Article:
|The markets are deciding to have yet another wobble. The tech-based Nasdaq is now down 25% from its high and all those relying upon its major components for their cheap global tracker funds are beginning to realise that that’s not such a good idea after all when ‘all’ the tech stocks unravel so significantly and all at once.|
They will have accelerated the ascent, yes but some of the drops have been savage – Baillie Gifford’s lauded Scottish Mortgage Trust for example has dropped almost 50% since its peak last November – suddenly, borrowing new money and using that to buy-in its own expensive shares is not a very good idea at all (it owns 40,730,318 shares in ‘treasury’ which it has bought back at levels far higher than now).
Fundsmith’s Global fund is also hit hard – down 16% since its year-end peak. Its Smithson Investment Trust has hurt even more – down 38% and the shares languishing at a discount to the net asset value after too many were enthusiastically paying a toppy premium to assets since launch – ouch. The Trust is also buying-in its own stock from the market now.
What should you do? Keep calm and invest in some patience again for a while. Don’t encash market investments if you can help it (though if you still have too much of the wrong stuff, like tech, yes, don’t hold-on for a superstitious recovery which may not come).
Sadly, we have one such Fund like that where the manager has done all he can to destroy value – Blue Planet Investment Trust fund’s shares were trading at 30p April 2021 and some sold yesterday for 11p as the manager recklessly ditched the previous balanced investment policy to pursue a spivvy US-based tech portfolio. That is one of the worst destructions of value we have seen for a long time and a reminder as to why a very diverse range of investment components is imperative at all times. The latest net asset value is 15.62p (it will be less again yesterday) and 39.35p on April 9 last year – disgraceful and yet the Regulator takes no action to investigate despite our pressed endeavours.
So the Americans and now us are increasing interest rates to stave-off hyperinflation. We have the highest Bank Base Rate since 2009 – really a very long time ago and you may remember the financial crisis which created the hyper-low rates in the first instance. You may love the thought of having even some coppers of interest on your savings now but remember that the gap between interest rates and inflation (predicted to hit 10%) is the highest it has been in living memory (if not ever) so in real terms, the spending value of your cash is dropping by the most ever if all you do is leave your money on deposit or in things like Premium Bonds, mainstream National Savings or under the bed! Look at it this way, that tenner in your pocket will only buy £9’s worth of goods in one year, so even 20p’s interest (2%) doesn’t cut the mustard.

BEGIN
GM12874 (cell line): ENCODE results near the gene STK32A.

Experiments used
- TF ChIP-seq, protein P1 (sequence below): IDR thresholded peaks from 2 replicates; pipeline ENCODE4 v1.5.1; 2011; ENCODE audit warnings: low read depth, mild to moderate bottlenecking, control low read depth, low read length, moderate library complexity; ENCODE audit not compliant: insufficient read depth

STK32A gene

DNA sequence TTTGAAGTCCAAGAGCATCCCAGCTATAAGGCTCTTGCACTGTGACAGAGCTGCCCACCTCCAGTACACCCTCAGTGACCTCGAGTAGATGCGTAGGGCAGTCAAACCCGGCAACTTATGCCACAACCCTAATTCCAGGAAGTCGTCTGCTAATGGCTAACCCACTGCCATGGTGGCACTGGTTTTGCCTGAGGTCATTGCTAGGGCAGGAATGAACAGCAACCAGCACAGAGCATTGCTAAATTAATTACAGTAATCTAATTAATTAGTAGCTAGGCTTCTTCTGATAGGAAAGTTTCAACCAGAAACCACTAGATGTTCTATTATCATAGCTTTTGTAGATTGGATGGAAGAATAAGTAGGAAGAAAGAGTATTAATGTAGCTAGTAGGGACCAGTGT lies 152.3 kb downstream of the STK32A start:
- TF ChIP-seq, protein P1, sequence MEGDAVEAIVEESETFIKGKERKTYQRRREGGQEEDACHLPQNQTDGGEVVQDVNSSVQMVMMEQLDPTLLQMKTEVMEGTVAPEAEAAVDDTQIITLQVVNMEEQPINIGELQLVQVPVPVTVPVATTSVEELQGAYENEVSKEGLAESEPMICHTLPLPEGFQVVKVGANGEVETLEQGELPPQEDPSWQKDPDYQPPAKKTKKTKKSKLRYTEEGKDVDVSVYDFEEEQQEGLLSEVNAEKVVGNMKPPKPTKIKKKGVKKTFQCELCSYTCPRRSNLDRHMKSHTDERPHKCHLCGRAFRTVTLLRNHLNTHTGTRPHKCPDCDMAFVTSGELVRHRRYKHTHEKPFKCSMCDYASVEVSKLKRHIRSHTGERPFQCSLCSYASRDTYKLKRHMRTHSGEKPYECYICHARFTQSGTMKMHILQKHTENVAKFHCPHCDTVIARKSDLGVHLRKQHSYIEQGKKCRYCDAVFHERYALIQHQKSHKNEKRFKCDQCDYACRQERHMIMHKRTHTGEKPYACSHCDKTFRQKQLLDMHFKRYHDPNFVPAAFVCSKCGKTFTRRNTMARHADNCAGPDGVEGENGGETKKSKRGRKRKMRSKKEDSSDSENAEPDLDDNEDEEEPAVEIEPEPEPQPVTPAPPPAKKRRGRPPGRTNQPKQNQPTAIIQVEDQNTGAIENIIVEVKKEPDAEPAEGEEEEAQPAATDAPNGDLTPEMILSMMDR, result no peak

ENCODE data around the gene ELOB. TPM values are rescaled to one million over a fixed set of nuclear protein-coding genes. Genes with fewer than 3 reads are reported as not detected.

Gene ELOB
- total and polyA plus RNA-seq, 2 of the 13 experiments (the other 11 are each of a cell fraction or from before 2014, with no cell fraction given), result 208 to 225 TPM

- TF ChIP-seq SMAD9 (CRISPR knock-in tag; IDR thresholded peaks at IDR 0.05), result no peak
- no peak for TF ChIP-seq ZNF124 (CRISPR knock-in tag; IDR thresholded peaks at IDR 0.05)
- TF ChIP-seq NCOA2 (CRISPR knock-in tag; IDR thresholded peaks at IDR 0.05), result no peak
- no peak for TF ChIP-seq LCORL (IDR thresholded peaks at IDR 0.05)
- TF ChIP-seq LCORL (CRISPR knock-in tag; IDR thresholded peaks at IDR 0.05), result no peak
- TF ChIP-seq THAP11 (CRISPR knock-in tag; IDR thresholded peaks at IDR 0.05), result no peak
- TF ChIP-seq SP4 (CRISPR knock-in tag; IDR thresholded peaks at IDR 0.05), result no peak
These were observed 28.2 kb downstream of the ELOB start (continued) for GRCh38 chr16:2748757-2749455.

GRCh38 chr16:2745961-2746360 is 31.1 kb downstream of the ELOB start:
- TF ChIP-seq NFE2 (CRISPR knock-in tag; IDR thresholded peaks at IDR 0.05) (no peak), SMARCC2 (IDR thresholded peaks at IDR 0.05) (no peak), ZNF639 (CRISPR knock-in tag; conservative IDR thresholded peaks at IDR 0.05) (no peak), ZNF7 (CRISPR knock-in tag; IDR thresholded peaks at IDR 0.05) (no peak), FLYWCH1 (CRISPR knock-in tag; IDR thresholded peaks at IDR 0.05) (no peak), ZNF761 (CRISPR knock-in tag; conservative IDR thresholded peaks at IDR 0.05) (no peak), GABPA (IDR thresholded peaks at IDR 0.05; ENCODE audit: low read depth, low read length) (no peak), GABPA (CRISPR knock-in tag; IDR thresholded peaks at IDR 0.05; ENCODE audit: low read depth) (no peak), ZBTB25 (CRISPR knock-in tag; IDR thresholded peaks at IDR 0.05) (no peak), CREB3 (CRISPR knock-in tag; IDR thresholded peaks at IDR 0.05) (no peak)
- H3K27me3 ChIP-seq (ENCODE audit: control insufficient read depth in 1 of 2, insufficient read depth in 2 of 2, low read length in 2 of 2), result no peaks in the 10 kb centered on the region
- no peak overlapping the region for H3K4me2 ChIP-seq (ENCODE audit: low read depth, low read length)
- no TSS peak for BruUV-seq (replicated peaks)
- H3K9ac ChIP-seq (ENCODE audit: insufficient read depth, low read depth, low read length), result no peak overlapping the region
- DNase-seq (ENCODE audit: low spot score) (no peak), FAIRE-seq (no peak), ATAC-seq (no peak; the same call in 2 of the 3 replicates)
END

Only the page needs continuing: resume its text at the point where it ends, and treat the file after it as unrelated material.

Well, since the tail-end of last year, most investors in the biggest funds and investment types (elsewhere) won’t have done very well. The pots which have attracted the biggest monies have been hit the hardest and the likes of the FTSE100 is one of the few indices to be comparable to where it started the year but very few investors these days have sensible amounts of money in that. In fact, I have seen numbers suggesting that only 5% of investment managers have kept pace with the main index in 2022.
Why is this? Because the FTSE100 only has roughly 5% in ‘tech’ and still has 21% in energy and materials and the former has been up 34% with chunky dividends on top. Over the last few years, pious ESG investors have of course excluded themselves from the ’energy’ sector amongst others and when you add-in defence and tobacco, which have also gone up as other things have gone down, no wonder 95% have under-performed. Some of the bigger players are showing losses of 20% or more on their mainstream funds which most of their investors have – which is rather serious – especially when the FTSE100 is relatively neutral after income is added.